Illustration by Dan Williams
Shortly after I started at the In Trust Center, one longtime leader in theological education politely asked me a very pointed question: Do you identify as Evangelical?
What a great and difficult question. In short: It depends on the definition of Evangelical, which is currently in a state of flux, and regardless of the definition, I’m not sure I would tie my identity to it.
I’m sure that wasn’t an expected answer, but it was honest, and so was the question. It was a sincere – and appreciated – attempt to try to understand me.
I spent a lifetime in journalism asking people similar questions often in an attempt to define them, their work, or events to help an audience understand. Sometimes, that’s easy. A quarter of a century ago as a sports journalist, the labels were simple: a left-handed pitcher, a heavyweight boxer, an all-star wide receiver. Later, particularly covering politics, the labels became a more difficult, as there’s plenty of punch but little nuance in terms like a high-priced lobbyist, a progressive lawmaker, or a longtime politician.
As the Apostle Paul wrote, “For now we see in a mirror dimly, but then face to face; now I know in part, but then I will know fully...”
The act of labeling can betray biases, but the labels’ meanings lie in the eye of the beholder, for better or worse. And, on their own, labels don’t tell the whole tale. For example, as a college student, I worked for the city of Berkeley, California, the noted liberal enclave that elected an avowed Communist to the city council, and the progressive city government – which was often at odds with state and federal political leaders and mandates – required that employees sign an oath to uphold the state and federal constitutions.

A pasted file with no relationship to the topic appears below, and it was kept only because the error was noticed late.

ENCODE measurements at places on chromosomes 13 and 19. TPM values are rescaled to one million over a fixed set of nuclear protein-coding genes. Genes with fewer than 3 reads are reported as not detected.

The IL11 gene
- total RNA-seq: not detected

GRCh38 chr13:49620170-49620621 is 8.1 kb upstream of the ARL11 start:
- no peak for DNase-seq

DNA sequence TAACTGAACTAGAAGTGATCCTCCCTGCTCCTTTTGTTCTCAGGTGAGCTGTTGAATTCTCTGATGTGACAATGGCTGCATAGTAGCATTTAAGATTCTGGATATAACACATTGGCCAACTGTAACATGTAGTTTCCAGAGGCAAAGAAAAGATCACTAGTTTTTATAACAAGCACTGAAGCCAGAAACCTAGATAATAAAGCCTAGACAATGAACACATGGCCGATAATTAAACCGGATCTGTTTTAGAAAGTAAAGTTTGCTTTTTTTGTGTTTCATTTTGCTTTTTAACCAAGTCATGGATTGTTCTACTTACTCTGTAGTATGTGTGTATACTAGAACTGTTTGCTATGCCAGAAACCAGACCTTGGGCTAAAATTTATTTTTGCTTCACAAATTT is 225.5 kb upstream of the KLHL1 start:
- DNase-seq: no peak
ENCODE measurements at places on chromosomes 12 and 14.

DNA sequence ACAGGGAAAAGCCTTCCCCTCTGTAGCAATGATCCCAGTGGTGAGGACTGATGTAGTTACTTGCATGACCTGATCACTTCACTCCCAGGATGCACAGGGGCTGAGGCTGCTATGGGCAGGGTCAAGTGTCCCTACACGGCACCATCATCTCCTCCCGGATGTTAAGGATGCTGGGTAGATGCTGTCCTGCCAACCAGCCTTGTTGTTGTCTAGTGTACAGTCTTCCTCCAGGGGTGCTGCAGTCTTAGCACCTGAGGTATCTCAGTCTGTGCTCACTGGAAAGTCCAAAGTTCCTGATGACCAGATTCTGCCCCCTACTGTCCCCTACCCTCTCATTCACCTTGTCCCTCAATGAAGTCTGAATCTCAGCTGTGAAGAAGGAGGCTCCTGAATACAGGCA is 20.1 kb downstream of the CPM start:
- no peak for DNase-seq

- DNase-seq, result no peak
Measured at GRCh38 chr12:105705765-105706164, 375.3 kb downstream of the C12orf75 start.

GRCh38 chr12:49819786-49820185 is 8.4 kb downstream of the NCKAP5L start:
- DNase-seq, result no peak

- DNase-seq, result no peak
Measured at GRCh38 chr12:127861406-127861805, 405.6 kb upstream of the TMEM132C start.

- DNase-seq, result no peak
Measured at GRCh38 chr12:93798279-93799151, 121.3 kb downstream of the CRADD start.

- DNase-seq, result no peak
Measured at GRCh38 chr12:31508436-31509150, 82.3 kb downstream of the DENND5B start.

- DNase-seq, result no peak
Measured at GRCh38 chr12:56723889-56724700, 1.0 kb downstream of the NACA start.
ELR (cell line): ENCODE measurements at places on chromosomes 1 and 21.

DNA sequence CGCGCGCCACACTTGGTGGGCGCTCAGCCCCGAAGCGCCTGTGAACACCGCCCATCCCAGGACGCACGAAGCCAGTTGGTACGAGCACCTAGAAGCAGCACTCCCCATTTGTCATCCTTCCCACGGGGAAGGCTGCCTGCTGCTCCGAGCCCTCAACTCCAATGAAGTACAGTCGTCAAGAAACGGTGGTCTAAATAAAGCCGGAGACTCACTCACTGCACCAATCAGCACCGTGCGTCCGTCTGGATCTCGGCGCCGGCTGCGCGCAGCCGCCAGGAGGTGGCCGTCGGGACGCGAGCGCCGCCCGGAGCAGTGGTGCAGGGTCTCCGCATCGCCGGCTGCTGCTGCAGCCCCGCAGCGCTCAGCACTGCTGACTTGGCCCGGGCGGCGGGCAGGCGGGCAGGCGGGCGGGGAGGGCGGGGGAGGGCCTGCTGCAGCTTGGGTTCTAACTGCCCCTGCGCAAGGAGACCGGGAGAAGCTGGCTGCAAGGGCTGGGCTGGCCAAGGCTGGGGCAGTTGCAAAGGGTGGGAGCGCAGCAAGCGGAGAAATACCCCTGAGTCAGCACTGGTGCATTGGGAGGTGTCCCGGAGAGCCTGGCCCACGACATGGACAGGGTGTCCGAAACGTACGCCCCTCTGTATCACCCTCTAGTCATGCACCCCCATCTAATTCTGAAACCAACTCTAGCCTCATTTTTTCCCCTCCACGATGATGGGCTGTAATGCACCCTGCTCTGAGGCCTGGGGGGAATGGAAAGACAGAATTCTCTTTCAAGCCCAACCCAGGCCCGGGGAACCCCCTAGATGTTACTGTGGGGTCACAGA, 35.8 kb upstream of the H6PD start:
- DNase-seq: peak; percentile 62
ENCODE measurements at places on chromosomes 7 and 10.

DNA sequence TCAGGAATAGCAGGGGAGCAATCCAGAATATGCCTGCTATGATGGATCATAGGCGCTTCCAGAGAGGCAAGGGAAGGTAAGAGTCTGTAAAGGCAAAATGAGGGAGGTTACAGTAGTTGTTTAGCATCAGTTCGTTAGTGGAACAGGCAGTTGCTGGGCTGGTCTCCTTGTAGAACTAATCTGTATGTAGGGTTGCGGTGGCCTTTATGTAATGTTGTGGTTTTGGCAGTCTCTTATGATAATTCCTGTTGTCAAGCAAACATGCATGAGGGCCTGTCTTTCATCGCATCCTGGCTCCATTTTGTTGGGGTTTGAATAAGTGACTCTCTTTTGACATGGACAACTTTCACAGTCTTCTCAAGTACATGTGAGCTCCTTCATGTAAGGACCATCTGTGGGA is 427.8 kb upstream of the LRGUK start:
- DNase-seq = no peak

We inhabit a complicated world that often defies simple labels, as theology and theological education often prove. Theology is practiced with words and definitions that, no matter how good cannot fully describe the God of the Bible who is both knowable and yet, at least in this lifetime, fully unknowable.
As the Apostle Paul wrote, “For now we see in a mirror dimly, but then face to face; now I know in part, but then I will know fully, just as I also have been fully known” (1 Cor. 13:12).
I have come to believe there is a sacred obligation to try to understand both God and His creation, which requires description, and yet I also see that when we unceremoniously label, without nuance or respect, the effort quickly becomes profane.
Getting it right is humbling and difficult work. In the end, a label is like seeing in the mirror dimly – a reflection but not the fullness of what it labels.